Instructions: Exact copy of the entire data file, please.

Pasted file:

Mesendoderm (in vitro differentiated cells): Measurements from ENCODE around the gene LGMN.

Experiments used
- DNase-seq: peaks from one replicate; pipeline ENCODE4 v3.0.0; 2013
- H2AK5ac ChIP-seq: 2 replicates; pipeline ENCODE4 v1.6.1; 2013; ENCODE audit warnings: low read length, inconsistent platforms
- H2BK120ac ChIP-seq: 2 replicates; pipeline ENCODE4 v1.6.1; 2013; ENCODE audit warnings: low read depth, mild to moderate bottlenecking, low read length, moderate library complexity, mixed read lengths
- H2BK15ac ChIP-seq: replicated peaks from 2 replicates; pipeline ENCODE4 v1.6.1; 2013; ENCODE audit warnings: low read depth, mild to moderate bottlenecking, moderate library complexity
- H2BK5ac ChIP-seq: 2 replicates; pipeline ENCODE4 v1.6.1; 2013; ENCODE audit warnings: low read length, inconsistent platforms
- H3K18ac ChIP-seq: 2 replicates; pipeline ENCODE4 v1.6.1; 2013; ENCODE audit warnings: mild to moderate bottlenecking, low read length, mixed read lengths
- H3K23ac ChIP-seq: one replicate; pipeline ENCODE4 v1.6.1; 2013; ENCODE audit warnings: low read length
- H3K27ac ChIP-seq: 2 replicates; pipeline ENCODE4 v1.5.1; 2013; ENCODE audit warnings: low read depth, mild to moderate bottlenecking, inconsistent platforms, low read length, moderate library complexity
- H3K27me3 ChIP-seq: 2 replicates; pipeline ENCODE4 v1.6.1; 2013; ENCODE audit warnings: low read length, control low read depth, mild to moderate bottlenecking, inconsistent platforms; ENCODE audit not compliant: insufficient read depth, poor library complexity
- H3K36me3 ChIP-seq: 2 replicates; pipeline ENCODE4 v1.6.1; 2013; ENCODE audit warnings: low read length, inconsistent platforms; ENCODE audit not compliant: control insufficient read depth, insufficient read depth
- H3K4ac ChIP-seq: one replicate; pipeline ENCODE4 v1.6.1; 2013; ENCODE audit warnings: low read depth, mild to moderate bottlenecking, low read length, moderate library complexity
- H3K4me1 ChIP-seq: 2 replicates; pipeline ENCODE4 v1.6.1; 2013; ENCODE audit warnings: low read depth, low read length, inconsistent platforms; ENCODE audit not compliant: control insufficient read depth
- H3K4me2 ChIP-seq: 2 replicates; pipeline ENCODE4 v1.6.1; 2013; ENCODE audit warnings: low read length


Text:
Mesendoderm (in vitro differentiated cells): Measurements from ENCODE around the gene LGMN.

Experiments used
- DNase-seq: peaks from one replicate; pipeline ENCODE4 v3.0.0; 2013
- H2AK5ac ChIP-seq: 2 replicates; pipeline ENCODE4 v1.6.1; 2013; ENCODE audit warnings: low read length, inconsistent platforms
- H2BK120ac ChIP-seq: 2 replicates; pipeline ENCODE4 v1.6.1; 2013; ENCODE audit warnings: low read depth, mild to moderate bottlenecking, low read length, moderate library complexity, mixed read lengths
- H2BK15ac ChIP-seq: replicated peaks from 2 replicates; pipeline ENCODE4 v1.6.1; 2013; ENCODE audit warnings: low read depth, mild to moderate bottlenecking, moderate library complexity
- H2BK5ac ChIP-seq: 2 replicates; pipeline ENCODE4 v1.6.1; 2013; ENCODE audit warnings: low read length, inconsistent platforms
- H3K18ac ChIP-seq: 2 replicates; pipeline ENCODE4 v1.6.1; 2013; ENCODE audit warnings: mild to moderate bottlenecking, low read length, mixed read lengths
- H3K23ac ChIP-seq: one replicate; pipeline ENCODE4 v1.6.1; 2013; ENCODE audit warnings: low read length
- H3K27ac ChIP-seq: 2 replicates; pipeline ENCODE4 v1.5.1; 2013; ENCODE audit warnings: low read depth, mild to moderate bottlenecking, inconsistent platforms, low read length, moderate library complexity
- H3K27me3 ChIP-seq: 2 replicates; pipeline ENCODE4 v1.6.1; 2013; ENCODE audit warnings: low read length, control low read depth, mild to moderate bottlenecking, inconsistent platforms; ENCODE audit not compliant: insufficient read depth, poor library complexity
- H3K36me3 ChIP-seq: 2 replicates; pipeline ENCODE4 v1.6.1; 2013; ENCODE audit warnings: low read length, inconsistent platforms; ENCODE audit not compliant: control insufficient read depth, insufficient read depth
- H3K4ac ChIP-seq: one replicate; pipeline ENCODE4 v1.6.1; 2013; ENCODE audit warnings: low read depth, mild to moderate bottlenecking, low read length, moderate library complexity
- H3K4me1 ChIP-seq: 2 replicates; pipeline ENCODE4 v1.6.1; 2013; ENCODE audit warnings: low read depth, low read length, inconsistent platforms; ENCODE audit not compliant: control insufficient read depth
- H3K4me2 ChIP-seq: 2 replicates; pipeline ENCODE4 v1.6.1; 2013; ENCODE audit warnings: low read length